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  • Oral presentation
  • Open Access

Senile osteoporosis - two models of physiotherapy

Scoliosis20094 (Suppl 2) :O66

  • Published:


  • Public Health
  • Osteoporosis
  • Elderly Population
  • Great Increase
  • Knee Extensor


Osteoporosis is a big problem medically, economically, and socially. The main consequences of osteoporosis are fractures that lead to disability and death in the elderly population.


The aim of this prospective study is to evaluate the effectiveness of two models of physiotherapy in a population of in-patients with senile osteoporosis (short-term analysis - 3 weeks).

Materials and methods

Thirty four females with senile osteoporosis, aged 65-84 years, were examined. All patients were divided into two randomized groups. Both groups participated in the same physiotherapy program (antigravity, strengthening, balance, stretching, coordination, circulatory, respiratory, relaxation exercises). The only difference between the two groups was the type of walking training performed on a treadmill; group "F" was instructed to walk forward, and group "B" was instructed to walk backward. Two parameters assessed: the strength of the knee extensor muscles (by tensometry) and correction of thoracic kyphosis (by plurimeter-V).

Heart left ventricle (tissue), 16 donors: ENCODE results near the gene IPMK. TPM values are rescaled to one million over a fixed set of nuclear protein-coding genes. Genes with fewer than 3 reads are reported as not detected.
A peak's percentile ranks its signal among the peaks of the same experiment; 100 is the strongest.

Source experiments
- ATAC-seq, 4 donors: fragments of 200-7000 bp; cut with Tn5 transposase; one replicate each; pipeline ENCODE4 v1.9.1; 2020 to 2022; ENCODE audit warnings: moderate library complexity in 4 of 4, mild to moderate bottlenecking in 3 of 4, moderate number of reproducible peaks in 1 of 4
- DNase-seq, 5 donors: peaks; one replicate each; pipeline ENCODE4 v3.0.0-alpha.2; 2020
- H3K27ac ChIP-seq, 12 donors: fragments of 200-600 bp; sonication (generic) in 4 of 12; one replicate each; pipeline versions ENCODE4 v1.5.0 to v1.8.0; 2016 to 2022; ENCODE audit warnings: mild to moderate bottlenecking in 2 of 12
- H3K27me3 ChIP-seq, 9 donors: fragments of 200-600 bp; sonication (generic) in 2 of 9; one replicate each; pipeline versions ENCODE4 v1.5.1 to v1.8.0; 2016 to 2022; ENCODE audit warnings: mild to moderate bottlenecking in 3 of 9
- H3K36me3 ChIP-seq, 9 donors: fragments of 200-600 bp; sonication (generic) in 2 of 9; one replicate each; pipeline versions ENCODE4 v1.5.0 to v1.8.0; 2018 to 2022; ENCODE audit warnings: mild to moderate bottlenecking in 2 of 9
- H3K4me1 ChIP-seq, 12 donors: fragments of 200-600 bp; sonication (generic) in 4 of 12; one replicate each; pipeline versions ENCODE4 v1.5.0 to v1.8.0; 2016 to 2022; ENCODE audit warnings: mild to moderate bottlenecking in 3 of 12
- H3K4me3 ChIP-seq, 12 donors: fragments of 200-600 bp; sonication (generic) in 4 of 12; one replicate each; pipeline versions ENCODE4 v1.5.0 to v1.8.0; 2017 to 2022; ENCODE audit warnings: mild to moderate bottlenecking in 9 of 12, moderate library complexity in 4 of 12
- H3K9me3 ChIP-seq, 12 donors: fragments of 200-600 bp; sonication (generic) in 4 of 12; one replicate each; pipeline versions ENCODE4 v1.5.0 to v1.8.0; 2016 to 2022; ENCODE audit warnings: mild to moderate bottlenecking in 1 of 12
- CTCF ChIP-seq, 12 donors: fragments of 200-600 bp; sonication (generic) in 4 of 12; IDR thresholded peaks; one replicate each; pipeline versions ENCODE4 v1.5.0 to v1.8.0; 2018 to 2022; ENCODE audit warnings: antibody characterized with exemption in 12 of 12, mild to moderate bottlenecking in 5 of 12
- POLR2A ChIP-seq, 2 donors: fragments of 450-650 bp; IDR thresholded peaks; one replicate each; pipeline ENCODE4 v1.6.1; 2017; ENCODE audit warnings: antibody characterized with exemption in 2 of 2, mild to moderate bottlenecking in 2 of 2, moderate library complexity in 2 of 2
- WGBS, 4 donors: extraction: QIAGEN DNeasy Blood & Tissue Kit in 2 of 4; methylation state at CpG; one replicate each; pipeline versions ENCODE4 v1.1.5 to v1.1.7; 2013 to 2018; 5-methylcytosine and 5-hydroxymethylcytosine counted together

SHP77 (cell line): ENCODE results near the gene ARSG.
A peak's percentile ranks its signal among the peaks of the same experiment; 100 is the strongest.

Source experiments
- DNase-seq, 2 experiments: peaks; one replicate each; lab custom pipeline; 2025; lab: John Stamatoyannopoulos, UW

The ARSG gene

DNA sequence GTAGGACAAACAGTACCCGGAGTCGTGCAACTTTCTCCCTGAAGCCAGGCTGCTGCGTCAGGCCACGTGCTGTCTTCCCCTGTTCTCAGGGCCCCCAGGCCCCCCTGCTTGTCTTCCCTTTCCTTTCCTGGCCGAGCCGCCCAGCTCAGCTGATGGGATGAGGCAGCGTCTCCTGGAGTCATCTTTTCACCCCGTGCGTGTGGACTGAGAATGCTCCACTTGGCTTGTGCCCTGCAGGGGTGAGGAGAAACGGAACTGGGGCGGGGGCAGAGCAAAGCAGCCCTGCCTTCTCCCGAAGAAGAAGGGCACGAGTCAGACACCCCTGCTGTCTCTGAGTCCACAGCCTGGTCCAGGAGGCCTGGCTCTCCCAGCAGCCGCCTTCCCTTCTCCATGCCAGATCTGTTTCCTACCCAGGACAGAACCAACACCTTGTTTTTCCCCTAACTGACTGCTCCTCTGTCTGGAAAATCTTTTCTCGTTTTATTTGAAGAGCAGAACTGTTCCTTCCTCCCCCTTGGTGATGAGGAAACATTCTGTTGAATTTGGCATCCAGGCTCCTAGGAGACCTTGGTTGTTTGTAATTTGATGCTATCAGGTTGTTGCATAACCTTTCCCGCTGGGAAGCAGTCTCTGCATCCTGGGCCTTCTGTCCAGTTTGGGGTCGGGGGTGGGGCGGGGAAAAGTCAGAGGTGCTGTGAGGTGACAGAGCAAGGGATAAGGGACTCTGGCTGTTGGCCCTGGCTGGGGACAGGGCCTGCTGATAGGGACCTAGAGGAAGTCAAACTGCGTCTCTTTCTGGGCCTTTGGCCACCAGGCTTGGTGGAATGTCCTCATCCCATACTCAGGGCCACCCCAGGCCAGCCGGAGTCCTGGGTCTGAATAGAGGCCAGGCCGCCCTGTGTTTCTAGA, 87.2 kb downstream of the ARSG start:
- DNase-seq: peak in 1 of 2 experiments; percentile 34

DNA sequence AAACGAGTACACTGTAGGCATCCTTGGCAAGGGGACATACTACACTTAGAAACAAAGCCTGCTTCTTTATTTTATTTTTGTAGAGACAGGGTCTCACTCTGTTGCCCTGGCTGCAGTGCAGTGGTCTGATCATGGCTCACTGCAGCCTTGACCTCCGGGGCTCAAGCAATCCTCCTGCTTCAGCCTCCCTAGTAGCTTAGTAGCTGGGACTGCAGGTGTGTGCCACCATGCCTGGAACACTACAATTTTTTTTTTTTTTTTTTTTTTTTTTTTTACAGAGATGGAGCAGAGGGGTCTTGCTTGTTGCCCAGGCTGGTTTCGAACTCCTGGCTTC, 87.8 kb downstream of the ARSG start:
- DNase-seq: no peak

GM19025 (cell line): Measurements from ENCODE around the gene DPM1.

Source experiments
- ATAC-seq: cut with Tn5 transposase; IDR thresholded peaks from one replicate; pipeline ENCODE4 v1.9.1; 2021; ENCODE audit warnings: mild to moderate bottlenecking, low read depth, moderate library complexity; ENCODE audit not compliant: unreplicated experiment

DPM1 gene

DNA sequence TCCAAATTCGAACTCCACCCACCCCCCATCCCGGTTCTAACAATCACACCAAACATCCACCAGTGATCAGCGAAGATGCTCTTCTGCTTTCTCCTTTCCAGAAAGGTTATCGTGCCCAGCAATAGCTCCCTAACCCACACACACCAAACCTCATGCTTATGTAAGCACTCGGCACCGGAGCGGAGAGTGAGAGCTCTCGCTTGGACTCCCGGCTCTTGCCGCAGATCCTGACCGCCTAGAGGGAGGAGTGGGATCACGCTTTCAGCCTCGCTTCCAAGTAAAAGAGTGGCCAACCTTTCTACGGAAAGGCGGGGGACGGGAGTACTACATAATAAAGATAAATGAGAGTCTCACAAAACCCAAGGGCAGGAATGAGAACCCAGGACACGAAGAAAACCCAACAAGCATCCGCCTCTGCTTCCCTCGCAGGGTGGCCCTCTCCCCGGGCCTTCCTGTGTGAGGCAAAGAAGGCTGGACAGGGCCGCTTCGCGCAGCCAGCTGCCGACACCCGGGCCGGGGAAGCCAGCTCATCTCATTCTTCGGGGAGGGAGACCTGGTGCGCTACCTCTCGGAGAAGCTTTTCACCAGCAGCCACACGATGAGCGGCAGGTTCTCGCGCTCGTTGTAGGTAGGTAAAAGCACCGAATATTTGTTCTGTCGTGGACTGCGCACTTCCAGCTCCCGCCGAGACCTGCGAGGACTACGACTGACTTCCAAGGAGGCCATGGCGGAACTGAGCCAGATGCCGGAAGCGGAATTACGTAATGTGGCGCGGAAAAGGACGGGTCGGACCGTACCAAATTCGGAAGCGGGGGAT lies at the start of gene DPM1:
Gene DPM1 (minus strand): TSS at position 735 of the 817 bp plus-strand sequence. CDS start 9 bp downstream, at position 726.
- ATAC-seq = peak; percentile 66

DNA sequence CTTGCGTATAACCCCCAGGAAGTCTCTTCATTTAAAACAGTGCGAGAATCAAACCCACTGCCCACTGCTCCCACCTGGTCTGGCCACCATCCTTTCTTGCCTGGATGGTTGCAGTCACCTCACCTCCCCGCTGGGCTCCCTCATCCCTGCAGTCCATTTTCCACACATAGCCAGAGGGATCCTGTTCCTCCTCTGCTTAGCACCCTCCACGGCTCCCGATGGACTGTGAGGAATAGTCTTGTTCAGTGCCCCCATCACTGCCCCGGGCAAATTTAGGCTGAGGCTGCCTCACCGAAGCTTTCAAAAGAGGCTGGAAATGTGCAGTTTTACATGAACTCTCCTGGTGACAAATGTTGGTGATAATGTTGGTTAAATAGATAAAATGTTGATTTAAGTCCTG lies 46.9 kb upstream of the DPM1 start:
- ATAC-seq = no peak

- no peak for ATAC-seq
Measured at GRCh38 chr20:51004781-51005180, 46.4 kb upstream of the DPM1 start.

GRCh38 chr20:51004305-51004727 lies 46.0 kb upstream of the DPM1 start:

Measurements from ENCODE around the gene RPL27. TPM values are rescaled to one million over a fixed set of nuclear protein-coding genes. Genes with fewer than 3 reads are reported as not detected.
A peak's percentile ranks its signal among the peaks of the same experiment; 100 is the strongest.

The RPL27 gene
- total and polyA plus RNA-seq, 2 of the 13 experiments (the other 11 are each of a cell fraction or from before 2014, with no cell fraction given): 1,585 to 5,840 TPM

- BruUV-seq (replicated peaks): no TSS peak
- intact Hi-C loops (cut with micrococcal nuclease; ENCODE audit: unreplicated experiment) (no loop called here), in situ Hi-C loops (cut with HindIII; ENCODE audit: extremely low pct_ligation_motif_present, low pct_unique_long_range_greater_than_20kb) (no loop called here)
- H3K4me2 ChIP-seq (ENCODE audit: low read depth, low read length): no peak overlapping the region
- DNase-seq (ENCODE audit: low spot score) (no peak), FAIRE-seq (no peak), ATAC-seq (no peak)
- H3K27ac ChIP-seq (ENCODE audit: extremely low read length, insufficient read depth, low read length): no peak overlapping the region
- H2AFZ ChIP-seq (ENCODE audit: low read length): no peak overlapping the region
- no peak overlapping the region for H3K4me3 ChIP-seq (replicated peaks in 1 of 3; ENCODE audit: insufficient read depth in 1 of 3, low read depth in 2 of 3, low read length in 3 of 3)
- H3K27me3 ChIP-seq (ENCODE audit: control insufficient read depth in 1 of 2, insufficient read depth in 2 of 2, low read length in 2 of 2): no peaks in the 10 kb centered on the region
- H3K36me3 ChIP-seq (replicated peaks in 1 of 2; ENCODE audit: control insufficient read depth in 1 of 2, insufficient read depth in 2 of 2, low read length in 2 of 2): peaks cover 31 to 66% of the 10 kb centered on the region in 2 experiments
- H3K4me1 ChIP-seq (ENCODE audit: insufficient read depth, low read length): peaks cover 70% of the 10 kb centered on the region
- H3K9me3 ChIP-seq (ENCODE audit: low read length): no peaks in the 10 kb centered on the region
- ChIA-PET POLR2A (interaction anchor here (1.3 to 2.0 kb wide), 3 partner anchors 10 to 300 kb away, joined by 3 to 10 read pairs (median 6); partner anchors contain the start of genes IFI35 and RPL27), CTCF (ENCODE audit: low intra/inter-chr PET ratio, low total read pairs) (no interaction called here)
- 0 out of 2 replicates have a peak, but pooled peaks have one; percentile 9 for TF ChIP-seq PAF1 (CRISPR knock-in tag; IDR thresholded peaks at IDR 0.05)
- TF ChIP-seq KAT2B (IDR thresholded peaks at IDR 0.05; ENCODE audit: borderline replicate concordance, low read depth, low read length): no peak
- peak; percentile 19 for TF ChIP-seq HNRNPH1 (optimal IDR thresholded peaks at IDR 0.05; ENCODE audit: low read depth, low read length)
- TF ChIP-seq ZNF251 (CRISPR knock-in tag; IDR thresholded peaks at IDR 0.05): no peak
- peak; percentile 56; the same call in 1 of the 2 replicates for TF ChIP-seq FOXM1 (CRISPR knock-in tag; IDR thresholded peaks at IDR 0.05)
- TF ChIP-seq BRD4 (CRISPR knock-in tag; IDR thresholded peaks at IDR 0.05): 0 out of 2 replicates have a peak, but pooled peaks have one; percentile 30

A statistically significant increase of knee extensor torque was observed. The increase was significantly higher in group "B" in comparison to group "F". The correction of thoracic kyphosis was seen in both groups.


Using backward walking training in the physiotherapy of female senile osteoporosis patients, a greater increase in the knee extensors torque is appreciated compared with patients who undergo physiotherapy training that employs forward walking. Patients who participated in physiotherapy that included backward walking training experienced significant postural improvements in senile osteoporosis.

Authors’ Affiliations

Department of Rehabilitation, University Hospital Medical Center of Silesia Ziolowa, Str. 45/47, 40-635 Katowice, Poland


© Walusiak et al; licensee BioMed Central Ltd. 2009

This article is published under license to BioMed Central Ltd.